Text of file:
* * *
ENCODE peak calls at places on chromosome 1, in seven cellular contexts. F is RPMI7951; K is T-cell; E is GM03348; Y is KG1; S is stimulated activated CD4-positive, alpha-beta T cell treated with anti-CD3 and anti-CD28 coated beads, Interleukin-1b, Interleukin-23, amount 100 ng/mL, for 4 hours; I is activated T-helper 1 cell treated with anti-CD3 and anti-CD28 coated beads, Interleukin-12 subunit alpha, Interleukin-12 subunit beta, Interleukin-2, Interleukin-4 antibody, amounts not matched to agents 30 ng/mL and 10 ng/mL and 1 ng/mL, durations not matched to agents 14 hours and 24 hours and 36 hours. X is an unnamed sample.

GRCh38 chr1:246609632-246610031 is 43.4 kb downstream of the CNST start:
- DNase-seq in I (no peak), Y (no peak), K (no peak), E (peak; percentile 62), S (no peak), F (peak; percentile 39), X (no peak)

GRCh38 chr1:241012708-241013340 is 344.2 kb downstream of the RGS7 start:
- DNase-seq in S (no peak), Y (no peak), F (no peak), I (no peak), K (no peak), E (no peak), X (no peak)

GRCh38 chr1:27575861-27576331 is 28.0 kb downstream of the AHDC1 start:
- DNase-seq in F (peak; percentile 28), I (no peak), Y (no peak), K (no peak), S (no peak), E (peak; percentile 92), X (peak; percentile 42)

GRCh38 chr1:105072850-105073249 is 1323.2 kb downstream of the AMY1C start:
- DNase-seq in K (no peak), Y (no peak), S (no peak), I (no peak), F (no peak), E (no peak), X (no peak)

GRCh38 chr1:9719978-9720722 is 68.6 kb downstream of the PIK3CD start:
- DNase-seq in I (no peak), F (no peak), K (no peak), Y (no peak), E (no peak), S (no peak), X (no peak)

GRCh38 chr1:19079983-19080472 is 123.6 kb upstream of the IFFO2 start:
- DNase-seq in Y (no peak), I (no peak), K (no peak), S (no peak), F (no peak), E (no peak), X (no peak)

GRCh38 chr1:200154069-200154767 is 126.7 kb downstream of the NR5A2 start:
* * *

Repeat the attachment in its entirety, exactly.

ENCODE peak calls at places on chromosome 1, in seven cellular contexts. F is RPMI7951; K is T-cell; E is GM03348; Y is KG1; S is stimulated activated CD4-positive, alpha-beta T cell treated with anti-CD3 and anti-CD28 coated beads, Interleukin-1b, Interleukin-23, amount 100 ng/mL, for 4 hours; I is activated T-helper 1 cell treated with anti-CD3 and anti-CD28 coated beads, Interleukin-12 subunit alpha, Interleukin-12 subunit beta, Interleukin-2, Interleukin-4 antibody, amounts not matched to agents 30 ng/mL and 10 ng/mL and 1 ng/mL, durations not matched to agents 14 hours and 24 hours and 36 hours. X is an unnamed sample.

GRCh38 chr1:246609632-246610031 is 43.4 kb downstream of the CNST start:
- DNase-seq in I (no peak), Y (no peak), K (no peak), E (peak; percentile 62), S (no peak), F (peak; percentile 39), X (no peak)

GRCh38 chr1:241012708-241013340 is 344.2 kb downstream of the RGS7 start:
- DNase-seq in S (no peak), Y (no peak), F (no peak), I (no peak), K (no peak), E (no peak), X (no peak)

GRCh38 chr1:27575861-27576331 is 28.0 kb downstream of the AHDC1 start:
- DNase-seq in F (peak; percentile 28), I (no peak), Y (no peak), K (no peak), S (no peak), E (peak; percentile 92), X (peak; percentile 42)

GRCh38 chr1:105072850-105073249 is 1323.2 kb downstream of the AMY1C start:
- DNase-seq in K (no peak), Y (no peak), S (no peak), I (no peak), F (no peak), E (no peak), X (no peak)

GRCh38 chr1:9719978-9720722 is 68.6 kb downstream of the PIK3CD start:
- DNase-seq in I (no peak), F (no peak), K (no peak), Y (no peak), E (no peak), S (no peak), X (no peak)

GRCh38 chr1:19079983-19080472 is 123.6 kb upstream of the IFFO2 start:
- DNase-seq in Y (no peak), I (no peak), K (no peak), S (no peak), F (no peak), E (no peak), X (no peak)

GRCh38 chr1:200154069-200154767 is 126.7 kb downstream of the NR5A2 start: